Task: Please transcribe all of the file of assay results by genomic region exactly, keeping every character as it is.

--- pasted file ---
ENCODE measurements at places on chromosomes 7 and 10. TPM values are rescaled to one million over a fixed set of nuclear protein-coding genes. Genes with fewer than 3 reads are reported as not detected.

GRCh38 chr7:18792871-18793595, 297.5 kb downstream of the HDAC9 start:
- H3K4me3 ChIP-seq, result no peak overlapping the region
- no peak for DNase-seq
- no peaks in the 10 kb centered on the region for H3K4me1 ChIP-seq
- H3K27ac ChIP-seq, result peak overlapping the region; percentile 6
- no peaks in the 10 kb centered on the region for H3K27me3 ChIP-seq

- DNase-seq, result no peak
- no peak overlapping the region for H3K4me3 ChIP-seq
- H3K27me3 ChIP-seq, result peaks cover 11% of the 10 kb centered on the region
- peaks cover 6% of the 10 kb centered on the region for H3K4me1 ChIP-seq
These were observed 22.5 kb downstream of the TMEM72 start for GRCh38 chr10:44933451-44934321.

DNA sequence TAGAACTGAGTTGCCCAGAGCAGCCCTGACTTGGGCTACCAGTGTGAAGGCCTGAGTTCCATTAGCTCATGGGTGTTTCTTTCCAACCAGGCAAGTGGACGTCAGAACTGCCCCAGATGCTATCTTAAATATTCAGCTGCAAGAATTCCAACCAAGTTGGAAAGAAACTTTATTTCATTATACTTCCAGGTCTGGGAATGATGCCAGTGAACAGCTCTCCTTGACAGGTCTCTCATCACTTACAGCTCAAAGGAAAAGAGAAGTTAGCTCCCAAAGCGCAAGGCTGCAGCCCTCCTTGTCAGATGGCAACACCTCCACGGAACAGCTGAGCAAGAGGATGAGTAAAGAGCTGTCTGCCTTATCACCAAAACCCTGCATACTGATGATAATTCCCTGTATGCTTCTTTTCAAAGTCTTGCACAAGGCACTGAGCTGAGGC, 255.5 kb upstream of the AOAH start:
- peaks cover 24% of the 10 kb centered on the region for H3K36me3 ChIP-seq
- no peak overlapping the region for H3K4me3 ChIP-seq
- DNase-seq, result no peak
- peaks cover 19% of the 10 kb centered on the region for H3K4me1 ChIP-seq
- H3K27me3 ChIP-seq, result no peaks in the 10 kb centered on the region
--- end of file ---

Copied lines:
ENCODE measurements at places on chromosomes 7 and 10. TPM values are rescaled to one million over a fixed set of nuclear protein-coding genes. Genes with fewer than 3 reads are reported as not detected.

GRCh38 chr7:18792871-18793595, 297.5 kb downstream of the HDAC9 start:
- H3K4me3 ChIP-seq, result no peak overlapping the region
- no peak for DNase-seq
- no peaks in the 10 kb centered on the region for H3K4me1 ChIP-seq
- H3K27ac ChIP-seq, result peak overlapping the region; percentile 6
- no peaks in the 10 kb centered on the region for H3K27me3 ChIP-seq

- DNase-seq, result no peak
- no peak overlapping the region for H3K4me3 ChIP-seq
- H3K27me3 ChIP-seq, result peaks cover 11% of the 10 kb centered on the region
- peaks cover 6% of the 10 kb centered on the region for H3K4me1 ChIP-seq
These were observed 22.5 kb downstream of the TMEM72 start for GRCh38 chr10:44933451-44934321.

DNA sequence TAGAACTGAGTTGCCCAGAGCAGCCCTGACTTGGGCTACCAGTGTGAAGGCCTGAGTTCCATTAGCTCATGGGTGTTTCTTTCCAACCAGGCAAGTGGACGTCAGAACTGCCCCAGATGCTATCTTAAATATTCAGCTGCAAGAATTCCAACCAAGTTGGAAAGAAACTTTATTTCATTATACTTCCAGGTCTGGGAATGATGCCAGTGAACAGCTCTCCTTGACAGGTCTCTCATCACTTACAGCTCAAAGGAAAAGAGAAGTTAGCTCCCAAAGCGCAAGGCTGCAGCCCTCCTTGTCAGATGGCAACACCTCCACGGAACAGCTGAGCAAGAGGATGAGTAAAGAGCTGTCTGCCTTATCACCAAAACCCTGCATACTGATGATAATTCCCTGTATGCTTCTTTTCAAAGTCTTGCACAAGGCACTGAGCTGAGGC, 255.5 kb upstream of the AOAH start:
- peaks cover 24% of the 10 kb centered on the region for H3K36me3 ChIP-seq
- no peak overlapping the region for H3K4me3 ChIP-seq
- DNase-seq, result no peak
- peaks cover 19% of the 10 kb centered on the region for H3K4me1 ChIP-seq
- H3K27me3 ChIP-seq, result no peaks in the 10 kb centered on the region